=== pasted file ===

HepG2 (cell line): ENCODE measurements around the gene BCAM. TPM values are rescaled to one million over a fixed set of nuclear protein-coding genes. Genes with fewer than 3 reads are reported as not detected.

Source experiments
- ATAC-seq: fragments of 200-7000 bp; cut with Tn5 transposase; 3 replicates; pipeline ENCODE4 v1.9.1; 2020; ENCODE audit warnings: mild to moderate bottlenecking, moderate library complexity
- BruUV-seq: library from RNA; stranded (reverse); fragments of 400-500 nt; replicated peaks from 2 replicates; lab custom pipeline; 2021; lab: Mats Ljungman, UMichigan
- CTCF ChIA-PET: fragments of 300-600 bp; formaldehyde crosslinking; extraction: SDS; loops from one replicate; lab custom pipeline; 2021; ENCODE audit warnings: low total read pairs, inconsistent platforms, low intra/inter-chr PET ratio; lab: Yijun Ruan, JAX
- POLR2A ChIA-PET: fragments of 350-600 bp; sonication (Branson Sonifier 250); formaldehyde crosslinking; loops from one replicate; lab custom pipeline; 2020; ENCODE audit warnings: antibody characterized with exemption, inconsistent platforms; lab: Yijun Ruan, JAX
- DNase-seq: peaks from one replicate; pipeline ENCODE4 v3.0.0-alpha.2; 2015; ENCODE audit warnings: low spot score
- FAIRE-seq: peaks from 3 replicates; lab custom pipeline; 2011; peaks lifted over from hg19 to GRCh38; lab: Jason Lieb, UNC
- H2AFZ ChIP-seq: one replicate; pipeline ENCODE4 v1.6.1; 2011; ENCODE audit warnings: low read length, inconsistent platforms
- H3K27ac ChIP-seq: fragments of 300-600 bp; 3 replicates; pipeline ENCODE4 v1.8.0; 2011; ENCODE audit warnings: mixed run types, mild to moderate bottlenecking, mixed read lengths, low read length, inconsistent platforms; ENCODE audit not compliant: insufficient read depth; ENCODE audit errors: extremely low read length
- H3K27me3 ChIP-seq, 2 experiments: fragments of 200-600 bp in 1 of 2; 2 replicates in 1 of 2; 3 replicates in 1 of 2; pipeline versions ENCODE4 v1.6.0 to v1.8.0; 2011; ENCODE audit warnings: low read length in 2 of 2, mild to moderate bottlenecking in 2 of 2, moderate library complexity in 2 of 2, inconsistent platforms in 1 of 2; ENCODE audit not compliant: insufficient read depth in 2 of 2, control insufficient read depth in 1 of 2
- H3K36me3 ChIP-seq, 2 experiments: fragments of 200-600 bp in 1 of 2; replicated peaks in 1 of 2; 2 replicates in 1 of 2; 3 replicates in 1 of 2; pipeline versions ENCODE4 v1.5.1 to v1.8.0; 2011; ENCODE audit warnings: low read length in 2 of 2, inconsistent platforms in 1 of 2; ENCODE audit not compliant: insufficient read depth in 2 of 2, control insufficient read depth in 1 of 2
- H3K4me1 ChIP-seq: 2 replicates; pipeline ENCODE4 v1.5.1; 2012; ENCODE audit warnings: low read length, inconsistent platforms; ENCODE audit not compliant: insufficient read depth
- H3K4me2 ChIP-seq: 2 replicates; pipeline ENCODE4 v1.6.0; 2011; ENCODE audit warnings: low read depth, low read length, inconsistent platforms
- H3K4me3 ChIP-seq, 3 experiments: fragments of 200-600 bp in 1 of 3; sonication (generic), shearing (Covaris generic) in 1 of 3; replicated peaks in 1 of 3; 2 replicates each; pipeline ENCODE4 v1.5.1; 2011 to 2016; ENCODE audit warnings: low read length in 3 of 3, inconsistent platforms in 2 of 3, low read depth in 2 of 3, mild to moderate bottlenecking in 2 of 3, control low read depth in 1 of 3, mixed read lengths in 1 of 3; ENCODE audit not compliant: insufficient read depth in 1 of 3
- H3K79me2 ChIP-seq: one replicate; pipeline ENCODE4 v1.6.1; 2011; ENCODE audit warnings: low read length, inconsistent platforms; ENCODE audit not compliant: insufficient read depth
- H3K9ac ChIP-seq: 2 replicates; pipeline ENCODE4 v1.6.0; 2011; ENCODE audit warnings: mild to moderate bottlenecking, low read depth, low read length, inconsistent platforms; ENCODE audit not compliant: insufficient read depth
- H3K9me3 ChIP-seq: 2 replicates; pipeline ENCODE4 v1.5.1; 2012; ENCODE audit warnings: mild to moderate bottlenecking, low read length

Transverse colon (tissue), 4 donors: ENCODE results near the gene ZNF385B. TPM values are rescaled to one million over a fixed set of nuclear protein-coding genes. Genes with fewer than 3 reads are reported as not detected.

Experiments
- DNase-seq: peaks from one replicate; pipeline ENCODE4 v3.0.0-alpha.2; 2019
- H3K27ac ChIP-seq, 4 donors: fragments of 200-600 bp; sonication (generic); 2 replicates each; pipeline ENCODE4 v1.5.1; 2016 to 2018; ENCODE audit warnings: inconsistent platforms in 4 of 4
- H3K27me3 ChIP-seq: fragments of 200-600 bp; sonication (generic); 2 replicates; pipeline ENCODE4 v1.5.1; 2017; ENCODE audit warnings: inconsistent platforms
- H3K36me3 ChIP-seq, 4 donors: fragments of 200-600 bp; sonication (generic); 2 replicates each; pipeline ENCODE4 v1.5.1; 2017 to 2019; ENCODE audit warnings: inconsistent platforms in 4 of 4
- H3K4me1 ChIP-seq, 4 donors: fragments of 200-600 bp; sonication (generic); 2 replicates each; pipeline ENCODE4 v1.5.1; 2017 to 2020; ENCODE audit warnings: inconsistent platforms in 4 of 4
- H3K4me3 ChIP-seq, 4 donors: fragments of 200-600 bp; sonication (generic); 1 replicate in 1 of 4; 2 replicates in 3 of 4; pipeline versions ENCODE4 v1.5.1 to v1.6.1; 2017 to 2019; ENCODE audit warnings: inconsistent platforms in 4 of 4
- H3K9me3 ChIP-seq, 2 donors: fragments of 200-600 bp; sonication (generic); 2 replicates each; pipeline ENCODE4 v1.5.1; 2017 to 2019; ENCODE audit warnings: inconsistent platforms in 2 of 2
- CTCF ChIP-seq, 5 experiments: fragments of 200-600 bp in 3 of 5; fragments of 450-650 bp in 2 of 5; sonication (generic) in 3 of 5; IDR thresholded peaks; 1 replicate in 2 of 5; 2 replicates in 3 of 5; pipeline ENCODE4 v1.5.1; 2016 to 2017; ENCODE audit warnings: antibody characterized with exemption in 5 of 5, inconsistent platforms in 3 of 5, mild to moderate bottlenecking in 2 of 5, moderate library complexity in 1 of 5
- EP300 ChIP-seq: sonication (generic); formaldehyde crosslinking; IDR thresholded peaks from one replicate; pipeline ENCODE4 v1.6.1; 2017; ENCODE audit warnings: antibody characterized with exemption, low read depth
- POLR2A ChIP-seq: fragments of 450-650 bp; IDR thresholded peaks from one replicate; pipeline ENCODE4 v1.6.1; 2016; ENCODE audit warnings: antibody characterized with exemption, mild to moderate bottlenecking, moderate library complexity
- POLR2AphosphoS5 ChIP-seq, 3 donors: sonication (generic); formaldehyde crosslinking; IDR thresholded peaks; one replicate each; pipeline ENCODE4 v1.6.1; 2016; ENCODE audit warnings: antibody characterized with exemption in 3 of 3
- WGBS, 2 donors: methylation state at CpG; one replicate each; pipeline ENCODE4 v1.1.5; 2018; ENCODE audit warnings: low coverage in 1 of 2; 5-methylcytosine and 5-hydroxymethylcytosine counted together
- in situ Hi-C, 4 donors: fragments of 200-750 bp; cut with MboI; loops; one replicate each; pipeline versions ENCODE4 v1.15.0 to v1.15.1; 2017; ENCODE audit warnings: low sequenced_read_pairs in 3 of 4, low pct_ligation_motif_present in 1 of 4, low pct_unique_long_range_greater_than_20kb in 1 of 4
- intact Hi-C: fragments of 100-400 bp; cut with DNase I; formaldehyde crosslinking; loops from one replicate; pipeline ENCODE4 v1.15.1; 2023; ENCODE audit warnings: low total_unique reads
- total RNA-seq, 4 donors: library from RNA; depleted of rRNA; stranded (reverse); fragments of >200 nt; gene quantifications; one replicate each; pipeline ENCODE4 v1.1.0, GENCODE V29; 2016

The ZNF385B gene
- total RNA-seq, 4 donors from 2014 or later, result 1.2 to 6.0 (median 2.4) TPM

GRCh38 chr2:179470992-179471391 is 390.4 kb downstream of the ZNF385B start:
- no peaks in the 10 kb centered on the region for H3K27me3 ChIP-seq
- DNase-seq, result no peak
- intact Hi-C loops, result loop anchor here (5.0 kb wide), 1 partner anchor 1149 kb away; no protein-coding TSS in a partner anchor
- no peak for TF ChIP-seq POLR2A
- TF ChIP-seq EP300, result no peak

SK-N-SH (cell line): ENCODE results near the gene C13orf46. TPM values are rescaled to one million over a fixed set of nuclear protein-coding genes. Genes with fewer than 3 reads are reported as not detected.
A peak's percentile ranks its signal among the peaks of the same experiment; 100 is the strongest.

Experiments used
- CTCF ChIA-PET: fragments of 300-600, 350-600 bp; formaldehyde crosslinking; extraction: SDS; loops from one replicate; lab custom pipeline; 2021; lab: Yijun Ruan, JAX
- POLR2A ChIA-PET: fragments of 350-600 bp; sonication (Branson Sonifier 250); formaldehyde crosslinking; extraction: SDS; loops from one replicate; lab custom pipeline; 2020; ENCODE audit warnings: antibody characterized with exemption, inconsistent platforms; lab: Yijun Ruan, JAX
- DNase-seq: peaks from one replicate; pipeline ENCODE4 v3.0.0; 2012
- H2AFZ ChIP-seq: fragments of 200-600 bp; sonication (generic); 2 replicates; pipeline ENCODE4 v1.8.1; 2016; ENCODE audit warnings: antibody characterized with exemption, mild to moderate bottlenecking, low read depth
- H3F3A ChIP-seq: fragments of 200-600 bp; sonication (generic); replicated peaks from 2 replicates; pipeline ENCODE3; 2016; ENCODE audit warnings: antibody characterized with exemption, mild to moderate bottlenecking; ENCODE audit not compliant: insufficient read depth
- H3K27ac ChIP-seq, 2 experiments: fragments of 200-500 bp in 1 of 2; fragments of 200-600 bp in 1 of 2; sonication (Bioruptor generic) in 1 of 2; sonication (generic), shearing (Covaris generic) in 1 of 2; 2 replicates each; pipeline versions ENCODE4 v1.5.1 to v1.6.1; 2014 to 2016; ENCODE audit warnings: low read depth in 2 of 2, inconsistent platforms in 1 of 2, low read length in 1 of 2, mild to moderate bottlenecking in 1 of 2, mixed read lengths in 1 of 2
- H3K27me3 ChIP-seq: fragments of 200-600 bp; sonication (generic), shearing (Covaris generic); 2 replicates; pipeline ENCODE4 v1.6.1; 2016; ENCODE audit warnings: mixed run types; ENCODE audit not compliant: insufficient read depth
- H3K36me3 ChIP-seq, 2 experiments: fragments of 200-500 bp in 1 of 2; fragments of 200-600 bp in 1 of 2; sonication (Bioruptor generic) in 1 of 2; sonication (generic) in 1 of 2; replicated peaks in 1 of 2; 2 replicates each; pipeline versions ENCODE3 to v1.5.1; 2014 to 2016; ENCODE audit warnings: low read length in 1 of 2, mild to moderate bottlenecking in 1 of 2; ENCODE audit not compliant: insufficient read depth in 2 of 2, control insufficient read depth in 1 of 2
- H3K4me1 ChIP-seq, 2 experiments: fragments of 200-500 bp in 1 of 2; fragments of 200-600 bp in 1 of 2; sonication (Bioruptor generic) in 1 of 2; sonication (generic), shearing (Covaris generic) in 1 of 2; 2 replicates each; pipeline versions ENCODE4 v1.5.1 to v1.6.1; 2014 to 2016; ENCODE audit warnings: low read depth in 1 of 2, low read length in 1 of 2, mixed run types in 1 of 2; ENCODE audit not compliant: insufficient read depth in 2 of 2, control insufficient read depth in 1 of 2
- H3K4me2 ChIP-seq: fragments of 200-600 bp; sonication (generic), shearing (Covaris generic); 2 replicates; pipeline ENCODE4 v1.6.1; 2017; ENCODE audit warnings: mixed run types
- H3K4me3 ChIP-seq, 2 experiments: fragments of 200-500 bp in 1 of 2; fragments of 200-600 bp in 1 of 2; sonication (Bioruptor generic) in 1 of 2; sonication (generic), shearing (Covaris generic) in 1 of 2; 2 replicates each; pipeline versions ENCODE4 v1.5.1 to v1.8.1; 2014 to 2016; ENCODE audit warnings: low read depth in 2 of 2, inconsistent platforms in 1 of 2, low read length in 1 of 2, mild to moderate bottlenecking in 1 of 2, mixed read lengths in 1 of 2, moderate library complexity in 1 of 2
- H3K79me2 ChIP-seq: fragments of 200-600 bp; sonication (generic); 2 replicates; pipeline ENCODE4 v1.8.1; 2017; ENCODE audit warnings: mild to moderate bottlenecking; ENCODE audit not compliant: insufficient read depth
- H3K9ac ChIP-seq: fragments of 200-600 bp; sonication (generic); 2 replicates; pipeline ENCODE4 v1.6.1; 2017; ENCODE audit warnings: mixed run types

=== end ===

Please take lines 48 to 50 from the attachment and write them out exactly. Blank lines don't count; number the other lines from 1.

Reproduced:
- POLR2A ChIA-PET: fragments of 350-600 bp; sonication (Branson Sonifier 250); formaldehyde crosslinking; extraction: SDS; loops from one replicate; lab custom pipeline; 2020; ENCODE audit warnings: antibody characterized with exemption, inconsistent platforms; lab: Yijun Ruan, JAX
- DNase-seq: peaks from one replicate; pipeline ENCODE4 v3.0.0; 2012
- H2AFZ ChIP-seq: fragments of 200-600 bp; sonication (generic); 2 replicates; pipeline ENCODE4 v1.8.1; 2016; ENCODE audit warnings: antibody characterized with exemption, mild to moderate bottlenecking, low read depth